NSW Sexual Assault Strategy 2018–2021
- New South Wales
Fourth Action Plan actions
- Respond to sexual violence and sexual harassment
- 13 Prevent sexual violence and sexual harassment before it happens through national and targeted initiatives that promote informed consent, bodily autonomy and respectful relationships.
- 14 Deliver client-centred, trauma-informed, specialised and consistent support to victims and survivors of sexual violence.
What are we doing?
The NSW Sexual Assault Strategy 2018-2021 (the Strategy) is a whole-of-government framework to improve prevention and response to sexual assault in NSW. The Strategy includes 26 activities under five key priority areas:
- Prevention and early intervention
- Supporting victims and survivors
- Holding perpetrators to account
- Reshaping the service system.
What have we achieved so far?
In May 2018, the NSW Government referred a review into sexual consent in section 61HE (formerly section 61 HA) of the Crimes Act 1900 (NSW) to the NSW Law Reform Commission. The review examines the practical application of the law, sexual assault research and expert opinion, community views, experiences of sexual assault survivors, and developments in law, policy and practice in Australia and internationally. The Commission’s final report, with recommendations, was tabled in Parliament on 18 November 2020.
The Strategy noted that the NSW Government would “consider the evaluation of the Child Sexual Offence Evidence Pilot” (CSOEP). Following a positive independent outcomes evaluation, more than $28m was invested to enable the CSOEP to continue in Newcastle and Sydney District Courts until 30 June 2022.
In 2018, the (then) Department of Justice completed a review of the Crimes Legislation Amendment (Victims) Act 2018. As a result, further protections were introduced that give victims an entitlement to have a support person while they give evidence, give evidence in a court closed to the public, give evidence by playing previously recorded evidence and give a Victim Impact Statement (VIS) at sentencing in a closed court.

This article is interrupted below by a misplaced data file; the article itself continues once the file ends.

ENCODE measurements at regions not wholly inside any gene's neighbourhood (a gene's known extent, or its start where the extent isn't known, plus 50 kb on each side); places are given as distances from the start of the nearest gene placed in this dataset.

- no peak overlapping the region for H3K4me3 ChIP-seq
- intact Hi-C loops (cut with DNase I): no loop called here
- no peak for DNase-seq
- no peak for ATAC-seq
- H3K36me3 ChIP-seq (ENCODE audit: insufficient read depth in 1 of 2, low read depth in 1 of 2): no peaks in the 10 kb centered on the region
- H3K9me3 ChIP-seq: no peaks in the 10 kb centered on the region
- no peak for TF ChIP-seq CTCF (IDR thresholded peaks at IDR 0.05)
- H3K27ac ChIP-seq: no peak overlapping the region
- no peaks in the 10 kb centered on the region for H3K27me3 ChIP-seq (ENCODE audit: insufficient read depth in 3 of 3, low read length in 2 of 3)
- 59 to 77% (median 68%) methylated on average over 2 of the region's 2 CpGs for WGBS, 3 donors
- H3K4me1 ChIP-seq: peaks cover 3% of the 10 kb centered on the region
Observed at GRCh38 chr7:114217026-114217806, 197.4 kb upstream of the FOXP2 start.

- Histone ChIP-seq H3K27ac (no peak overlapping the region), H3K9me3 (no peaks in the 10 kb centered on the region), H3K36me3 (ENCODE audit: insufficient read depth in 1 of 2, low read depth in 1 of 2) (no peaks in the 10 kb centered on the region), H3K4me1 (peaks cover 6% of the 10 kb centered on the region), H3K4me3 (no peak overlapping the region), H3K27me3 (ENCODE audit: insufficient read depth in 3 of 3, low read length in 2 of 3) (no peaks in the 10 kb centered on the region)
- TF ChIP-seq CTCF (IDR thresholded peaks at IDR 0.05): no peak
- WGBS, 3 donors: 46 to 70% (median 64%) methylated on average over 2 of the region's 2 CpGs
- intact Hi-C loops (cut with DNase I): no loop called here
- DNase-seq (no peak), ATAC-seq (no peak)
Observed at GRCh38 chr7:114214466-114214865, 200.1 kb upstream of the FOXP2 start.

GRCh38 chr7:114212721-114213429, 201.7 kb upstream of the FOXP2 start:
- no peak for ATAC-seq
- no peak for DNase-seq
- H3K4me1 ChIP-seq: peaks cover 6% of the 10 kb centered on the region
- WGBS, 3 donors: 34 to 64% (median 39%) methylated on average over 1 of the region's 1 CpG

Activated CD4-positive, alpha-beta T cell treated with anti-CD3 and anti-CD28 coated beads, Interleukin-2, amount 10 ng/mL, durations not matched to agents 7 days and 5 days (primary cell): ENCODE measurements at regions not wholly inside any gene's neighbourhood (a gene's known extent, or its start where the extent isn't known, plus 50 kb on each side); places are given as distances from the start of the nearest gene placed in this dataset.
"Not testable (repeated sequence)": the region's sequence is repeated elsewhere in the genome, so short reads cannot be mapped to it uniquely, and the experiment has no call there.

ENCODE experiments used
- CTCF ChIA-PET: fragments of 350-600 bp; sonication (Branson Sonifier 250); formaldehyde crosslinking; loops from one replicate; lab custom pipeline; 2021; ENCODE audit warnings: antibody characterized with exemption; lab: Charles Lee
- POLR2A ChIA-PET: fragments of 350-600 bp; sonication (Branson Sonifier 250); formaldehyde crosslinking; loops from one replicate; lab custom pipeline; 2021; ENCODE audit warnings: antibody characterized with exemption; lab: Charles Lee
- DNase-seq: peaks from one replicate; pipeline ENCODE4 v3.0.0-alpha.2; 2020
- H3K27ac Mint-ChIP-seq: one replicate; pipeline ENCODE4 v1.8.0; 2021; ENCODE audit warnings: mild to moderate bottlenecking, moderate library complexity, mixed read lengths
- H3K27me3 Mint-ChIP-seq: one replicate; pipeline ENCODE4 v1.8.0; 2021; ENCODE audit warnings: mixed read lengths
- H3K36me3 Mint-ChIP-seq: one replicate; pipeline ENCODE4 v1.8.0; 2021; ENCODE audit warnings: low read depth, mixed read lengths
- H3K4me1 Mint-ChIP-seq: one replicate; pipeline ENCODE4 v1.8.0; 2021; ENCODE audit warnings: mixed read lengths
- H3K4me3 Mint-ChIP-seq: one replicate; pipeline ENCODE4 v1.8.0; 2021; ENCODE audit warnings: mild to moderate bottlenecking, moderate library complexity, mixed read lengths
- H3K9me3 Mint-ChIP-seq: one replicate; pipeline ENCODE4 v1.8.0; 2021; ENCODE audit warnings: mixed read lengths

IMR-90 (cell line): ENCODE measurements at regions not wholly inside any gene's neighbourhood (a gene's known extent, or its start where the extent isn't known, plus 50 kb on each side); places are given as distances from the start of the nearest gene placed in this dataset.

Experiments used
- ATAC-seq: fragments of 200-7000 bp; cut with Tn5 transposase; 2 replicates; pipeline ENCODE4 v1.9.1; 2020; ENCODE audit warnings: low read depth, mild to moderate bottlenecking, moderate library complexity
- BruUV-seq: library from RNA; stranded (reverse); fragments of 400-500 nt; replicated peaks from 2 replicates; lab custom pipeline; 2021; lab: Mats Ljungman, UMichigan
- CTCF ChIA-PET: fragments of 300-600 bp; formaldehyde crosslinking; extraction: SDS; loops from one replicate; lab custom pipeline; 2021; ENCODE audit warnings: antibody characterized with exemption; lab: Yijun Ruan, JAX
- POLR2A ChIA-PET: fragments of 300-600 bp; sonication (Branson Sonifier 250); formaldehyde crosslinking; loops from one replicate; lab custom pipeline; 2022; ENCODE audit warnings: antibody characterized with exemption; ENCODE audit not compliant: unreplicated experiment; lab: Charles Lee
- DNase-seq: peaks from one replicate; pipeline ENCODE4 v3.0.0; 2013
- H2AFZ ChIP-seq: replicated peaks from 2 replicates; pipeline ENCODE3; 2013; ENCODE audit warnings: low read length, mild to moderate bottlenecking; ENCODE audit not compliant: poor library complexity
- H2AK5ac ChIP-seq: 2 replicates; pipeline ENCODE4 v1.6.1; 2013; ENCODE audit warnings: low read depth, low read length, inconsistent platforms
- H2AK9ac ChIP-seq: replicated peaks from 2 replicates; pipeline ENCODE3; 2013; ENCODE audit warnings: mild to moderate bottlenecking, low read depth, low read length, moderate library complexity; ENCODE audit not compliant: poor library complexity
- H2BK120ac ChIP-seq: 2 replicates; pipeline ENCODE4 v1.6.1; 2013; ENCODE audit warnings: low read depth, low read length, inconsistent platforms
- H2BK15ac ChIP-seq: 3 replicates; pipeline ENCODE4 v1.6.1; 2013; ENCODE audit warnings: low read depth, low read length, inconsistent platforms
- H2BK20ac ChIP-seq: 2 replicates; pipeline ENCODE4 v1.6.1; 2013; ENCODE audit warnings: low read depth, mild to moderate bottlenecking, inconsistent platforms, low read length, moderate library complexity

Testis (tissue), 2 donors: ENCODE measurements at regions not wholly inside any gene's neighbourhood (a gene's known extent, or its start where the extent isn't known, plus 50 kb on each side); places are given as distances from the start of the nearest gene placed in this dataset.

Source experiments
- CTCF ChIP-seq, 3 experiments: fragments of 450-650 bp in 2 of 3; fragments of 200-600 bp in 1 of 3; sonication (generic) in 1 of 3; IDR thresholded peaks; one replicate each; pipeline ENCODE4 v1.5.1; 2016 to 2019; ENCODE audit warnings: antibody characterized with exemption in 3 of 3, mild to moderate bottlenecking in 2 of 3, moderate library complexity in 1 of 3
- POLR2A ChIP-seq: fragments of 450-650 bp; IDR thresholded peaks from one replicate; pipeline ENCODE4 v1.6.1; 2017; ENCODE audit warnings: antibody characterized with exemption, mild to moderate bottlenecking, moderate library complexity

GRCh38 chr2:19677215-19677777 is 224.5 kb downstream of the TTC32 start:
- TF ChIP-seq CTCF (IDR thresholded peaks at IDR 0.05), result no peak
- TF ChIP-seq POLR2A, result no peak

In December 2018, the NSW Government launched phase one of the #makenodoubt social media campaign, with the aim of raising awareness about sexual consent. The campaign reached more than 286,000 people and included outdoor promotional posters with the campaign slogan “YES? + YES! = YES” and the distribution of campaign material to universities and TAFE campuses across NSW. The second phase of the #makenodoubt campaign launched in November 2019. It used outdoor advertising to extend the initial campaign approach of simple and positive language to re-inforce the message that sexual consent must be clearly communicated.
The Strategy has supported a review of the intersections between mental health and sexual assault. The Mental Health Commission of NSW conducted a literature review and developed a discussion paper, which were completed in December 2019.
The Strategy has supported the expansion of NSW Health’s therapeutic services for children and young people who have engaged in harmful sexual behaviours. New Street Services for children and young people aged 10-17 years with harmful sexual behaviours are being rolled out across the state, including a network of full services, hub and spoke models and outreach to meet the local geographic and population needs.